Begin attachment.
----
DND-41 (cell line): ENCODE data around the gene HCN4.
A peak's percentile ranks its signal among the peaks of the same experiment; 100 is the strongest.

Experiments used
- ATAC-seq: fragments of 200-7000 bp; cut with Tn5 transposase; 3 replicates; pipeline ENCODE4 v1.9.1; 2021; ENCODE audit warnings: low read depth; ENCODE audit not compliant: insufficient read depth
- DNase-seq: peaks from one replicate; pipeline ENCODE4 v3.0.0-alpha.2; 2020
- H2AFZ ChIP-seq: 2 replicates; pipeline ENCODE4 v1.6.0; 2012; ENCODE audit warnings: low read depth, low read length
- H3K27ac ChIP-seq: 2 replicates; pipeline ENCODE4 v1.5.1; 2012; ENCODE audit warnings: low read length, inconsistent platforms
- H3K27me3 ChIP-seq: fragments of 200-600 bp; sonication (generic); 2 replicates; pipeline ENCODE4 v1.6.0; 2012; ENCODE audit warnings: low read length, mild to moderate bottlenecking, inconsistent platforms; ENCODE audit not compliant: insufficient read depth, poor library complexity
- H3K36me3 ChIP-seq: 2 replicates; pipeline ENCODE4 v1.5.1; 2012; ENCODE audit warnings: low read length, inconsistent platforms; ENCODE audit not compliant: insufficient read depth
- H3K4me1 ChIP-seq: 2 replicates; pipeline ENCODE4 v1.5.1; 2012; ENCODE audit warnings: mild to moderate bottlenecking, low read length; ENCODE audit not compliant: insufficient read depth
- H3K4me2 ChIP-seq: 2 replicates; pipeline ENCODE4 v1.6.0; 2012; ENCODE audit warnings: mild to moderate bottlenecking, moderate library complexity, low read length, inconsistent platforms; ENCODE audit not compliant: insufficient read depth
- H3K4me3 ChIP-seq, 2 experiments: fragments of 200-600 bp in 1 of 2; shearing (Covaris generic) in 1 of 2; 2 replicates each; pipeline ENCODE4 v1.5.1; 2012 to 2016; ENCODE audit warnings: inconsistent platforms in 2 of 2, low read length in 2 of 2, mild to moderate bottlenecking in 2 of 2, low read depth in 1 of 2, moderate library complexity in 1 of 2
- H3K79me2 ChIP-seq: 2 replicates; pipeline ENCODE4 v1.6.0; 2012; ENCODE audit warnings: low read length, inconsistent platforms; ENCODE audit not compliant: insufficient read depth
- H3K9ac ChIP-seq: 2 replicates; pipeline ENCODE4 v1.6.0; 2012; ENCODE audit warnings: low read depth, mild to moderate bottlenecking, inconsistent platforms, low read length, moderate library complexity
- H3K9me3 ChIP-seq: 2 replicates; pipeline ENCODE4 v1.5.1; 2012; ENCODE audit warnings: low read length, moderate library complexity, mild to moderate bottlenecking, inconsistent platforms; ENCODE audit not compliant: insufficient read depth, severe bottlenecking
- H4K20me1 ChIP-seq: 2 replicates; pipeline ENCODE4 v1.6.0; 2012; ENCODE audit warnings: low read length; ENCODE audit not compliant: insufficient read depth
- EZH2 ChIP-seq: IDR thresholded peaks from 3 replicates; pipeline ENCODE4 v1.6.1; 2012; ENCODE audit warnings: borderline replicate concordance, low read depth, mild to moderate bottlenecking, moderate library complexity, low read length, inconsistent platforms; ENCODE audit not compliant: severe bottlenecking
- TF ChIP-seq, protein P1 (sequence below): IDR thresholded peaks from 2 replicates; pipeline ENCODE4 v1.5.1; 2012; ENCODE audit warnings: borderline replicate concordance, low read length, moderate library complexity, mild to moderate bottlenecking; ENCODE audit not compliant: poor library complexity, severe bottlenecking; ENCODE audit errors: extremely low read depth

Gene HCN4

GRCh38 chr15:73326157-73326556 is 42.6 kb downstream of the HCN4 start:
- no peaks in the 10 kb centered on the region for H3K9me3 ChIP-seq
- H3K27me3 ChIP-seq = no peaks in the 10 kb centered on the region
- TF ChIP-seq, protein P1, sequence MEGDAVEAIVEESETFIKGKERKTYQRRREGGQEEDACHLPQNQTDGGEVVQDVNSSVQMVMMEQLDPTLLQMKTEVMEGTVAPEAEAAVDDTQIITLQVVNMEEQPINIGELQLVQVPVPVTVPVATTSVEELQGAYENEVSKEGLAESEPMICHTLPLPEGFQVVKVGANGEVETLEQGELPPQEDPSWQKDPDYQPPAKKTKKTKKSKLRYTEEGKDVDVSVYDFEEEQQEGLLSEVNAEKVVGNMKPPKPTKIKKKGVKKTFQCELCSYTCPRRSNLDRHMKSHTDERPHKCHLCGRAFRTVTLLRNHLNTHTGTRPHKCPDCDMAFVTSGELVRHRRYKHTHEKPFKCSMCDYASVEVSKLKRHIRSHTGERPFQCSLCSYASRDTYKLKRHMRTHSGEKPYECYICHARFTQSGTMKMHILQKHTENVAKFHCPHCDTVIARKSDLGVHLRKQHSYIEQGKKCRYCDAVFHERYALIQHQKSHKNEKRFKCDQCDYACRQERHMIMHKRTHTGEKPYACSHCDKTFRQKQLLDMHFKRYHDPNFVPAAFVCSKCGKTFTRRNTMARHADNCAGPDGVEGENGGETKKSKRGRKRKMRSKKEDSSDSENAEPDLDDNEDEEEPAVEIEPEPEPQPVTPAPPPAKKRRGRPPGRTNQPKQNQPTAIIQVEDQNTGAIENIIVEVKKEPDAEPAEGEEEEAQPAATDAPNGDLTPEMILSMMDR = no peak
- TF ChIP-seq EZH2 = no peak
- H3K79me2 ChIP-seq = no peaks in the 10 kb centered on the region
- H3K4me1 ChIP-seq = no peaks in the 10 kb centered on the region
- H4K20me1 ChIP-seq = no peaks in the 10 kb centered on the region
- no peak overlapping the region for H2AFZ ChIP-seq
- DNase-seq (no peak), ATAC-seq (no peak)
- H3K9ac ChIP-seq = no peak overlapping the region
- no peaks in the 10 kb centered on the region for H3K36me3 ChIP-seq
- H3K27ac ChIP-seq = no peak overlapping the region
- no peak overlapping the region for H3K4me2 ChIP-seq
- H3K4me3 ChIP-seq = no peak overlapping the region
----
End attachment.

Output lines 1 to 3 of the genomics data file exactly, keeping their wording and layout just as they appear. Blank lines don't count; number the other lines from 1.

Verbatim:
DND-41 (cell line): ENCODE data around the gene HCN4.
A peak's percentile ranks its signal among the peaks of the same experiment; 100 is the strongest.

Experiments used